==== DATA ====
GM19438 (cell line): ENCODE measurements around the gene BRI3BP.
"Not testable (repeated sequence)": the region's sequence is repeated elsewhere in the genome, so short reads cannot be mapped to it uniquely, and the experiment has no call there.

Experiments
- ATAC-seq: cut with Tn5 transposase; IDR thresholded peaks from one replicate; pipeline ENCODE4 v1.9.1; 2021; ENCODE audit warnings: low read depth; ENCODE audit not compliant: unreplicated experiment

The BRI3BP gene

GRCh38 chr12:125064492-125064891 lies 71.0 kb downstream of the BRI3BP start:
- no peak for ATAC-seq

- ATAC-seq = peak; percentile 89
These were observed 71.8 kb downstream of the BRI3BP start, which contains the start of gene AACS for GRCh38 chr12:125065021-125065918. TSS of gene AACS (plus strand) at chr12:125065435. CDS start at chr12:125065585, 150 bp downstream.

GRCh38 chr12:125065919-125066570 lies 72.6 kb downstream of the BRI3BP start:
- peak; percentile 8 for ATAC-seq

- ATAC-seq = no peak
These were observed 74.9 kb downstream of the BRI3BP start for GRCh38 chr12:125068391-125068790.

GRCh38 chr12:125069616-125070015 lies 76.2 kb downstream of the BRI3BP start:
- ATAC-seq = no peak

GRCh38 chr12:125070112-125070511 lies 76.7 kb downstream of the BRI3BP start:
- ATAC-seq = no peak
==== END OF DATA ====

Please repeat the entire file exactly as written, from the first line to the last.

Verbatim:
GM19438 (cell line): ENCODE measurements around the gene BRI3BP.
"Not testable (repeated sequence)": the region's sequence is repeated elsewhere in the genome, so short reads cannot be mapped to it uniquely, and the experiment has no call there.

Experiments
- ATAC-seq: cut with Tn5 transposase; IDR thresholded peaks from one replicate; pipeline ENCODE4 v1.9.1; 2021; ENCODE audit warnings: low read depth; ENCODE audit not compliant: unreplicated experiment

The BRI3BP gene

GRCh38 chr12:125064492-125064891 lies 71.0 kb downstream of the BRI3BP start:
- no peak for ATAC-seq

- ATAC-seq = peak; percentile 89
These were observed 71.8 kb downstream of the BRI3BP start, which contains the start of gene AACS for GRCh38 chr12:125065021-125065918. TSS of gene AACS (plus strand) at chr12:125065435. CDS start at chr12:125065585, 150 bp downstream.

GRCh38 chr12:125065919-125066570 lies 72.6 kb downstream of the BRI3BP start:
- peak; percentile 8 for ATAC-seq

- ATAC-seq = no peak
These were observed 74.9 kb downstream of the BRI3BP start for GRCh38 chr12:125068391-125068790.

GRCh38 chr12:125069616-125070015 lies 76.2 kb downstream of the BRI3BP start:
- ATAC-seq = no peak

GRCh38 chr12:125070112-125070511 lies 76.7 kb downstream of the BRI3BP start:
- ATAC-seq = no peak